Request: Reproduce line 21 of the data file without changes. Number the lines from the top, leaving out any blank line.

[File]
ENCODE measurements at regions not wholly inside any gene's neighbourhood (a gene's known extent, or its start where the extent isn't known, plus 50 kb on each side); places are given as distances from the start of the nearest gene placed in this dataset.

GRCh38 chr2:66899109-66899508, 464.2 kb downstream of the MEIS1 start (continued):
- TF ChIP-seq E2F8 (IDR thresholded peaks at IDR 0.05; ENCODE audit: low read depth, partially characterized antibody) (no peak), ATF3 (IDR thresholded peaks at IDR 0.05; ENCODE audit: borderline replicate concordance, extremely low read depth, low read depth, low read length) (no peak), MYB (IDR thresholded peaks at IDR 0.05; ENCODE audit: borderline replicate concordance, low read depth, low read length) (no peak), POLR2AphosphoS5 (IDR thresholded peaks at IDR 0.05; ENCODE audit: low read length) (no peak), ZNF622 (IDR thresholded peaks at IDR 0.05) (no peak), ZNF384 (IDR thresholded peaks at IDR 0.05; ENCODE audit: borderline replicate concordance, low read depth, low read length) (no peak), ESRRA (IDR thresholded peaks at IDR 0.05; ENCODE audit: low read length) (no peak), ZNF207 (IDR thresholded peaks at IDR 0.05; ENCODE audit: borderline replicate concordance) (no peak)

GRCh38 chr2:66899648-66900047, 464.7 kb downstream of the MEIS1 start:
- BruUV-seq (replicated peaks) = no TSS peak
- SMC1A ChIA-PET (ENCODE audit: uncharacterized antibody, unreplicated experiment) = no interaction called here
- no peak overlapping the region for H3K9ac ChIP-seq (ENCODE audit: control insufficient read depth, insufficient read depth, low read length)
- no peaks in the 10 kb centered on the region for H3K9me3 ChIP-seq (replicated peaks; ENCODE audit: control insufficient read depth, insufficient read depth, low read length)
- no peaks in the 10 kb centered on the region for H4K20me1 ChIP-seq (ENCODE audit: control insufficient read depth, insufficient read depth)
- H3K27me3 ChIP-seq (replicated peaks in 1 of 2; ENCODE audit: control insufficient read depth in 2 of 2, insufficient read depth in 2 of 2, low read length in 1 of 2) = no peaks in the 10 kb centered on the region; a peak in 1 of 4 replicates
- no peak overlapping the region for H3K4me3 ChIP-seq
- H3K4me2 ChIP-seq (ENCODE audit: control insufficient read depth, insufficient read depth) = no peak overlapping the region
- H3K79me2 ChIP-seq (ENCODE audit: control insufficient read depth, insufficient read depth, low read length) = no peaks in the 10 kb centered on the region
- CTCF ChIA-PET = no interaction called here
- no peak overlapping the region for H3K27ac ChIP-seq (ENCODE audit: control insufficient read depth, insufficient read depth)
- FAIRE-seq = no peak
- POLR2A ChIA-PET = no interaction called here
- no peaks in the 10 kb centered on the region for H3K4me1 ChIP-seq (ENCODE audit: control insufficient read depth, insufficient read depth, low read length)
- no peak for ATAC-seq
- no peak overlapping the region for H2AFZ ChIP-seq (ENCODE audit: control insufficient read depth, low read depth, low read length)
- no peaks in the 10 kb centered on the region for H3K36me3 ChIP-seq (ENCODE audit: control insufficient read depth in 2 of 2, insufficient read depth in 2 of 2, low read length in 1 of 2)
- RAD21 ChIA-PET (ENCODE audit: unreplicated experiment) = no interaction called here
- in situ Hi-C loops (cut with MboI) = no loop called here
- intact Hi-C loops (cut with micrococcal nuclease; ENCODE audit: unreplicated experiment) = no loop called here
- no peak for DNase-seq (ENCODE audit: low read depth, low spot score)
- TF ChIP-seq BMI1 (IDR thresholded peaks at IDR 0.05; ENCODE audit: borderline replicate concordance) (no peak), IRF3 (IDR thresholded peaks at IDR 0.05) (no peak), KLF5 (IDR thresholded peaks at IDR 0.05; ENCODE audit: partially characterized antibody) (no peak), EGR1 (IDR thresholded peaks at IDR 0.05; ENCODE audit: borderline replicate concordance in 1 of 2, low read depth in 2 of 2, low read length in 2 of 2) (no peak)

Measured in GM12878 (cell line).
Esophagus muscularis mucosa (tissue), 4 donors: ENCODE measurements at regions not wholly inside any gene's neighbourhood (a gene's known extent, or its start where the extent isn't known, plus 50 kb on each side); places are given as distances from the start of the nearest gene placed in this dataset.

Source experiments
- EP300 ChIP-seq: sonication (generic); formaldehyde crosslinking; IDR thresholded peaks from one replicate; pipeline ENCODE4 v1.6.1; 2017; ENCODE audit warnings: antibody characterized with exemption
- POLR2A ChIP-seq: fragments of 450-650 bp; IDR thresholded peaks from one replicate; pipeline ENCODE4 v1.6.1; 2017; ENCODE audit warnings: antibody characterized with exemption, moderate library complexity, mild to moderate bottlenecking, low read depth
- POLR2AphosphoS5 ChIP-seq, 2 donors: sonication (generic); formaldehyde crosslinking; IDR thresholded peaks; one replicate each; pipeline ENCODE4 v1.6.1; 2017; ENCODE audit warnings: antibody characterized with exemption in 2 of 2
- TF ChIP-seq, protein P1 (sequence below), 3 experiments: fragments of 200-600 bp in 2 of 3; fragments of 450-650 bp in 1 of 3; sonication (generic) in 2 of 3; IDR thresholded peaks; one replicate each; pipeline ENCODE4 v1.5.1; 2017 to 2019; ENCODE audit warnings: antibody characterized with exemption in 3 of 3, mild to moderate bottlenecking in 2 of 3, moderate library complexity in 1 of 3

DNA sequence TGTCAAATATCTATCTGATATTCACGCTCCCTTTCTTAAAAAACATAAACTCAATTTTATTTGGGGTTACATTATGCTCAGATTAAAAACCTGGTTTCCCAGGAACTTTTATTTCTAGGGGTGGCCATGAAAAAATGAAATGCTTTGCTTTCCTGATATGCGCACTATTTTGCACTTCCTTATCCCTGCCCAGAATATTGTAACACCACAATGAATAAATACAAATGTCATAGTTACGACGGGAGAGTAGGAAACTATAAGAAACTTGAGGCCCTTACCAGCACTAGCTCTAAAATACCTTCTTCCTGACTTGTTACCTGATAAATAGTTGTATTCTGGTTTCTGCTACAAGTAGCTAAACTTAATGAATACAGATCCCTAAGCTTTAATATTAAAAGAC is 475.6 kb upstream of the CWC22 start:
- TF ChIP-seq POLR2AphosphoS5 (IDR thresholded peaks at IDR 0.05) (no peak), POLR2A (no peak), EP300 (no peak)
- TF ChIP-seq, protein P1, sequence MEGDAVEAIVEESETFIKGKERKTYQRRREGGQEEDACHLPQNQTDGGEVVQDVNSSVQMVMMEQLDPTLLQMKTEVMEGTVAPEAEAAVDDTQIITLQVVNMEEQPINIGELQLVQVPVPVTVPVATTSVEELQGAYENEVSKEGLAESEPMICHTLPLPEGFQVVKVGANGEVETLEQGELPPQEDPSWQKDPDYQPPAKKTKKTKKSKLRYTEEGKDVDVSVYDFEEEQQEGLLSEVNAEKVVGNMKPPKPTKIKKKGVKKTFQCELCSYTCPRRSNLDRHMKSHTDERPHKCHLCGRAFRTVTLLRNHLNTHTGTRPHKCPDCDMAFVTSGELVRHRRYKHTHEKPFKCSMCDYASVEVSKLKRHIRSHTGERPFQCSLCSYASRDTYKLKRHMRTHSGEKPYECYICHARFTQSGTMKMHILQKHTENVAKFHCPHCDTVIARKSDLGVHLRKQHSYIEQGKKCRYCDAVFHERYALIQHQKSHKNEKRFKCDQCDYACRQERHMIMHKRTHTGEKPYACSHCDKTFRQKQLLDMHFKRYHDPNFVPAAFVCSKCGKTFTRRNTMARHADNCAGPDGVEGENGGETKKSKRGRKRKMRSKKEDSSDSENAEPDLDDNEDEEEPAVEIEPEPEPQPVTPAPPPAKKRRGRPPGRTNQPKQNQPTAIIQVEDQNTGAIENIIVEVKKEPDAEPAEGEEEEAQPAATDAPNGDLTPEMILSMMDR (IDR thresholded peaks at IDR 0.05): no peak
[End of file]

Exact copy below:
- no peaks in the 10 kb centered on the region for H3K36me3 ChIP-seq (ENCODE audit: control insufficient read depth in 2 of 2, insufficient read depth in 2 of 2, low read length in 1 of 2)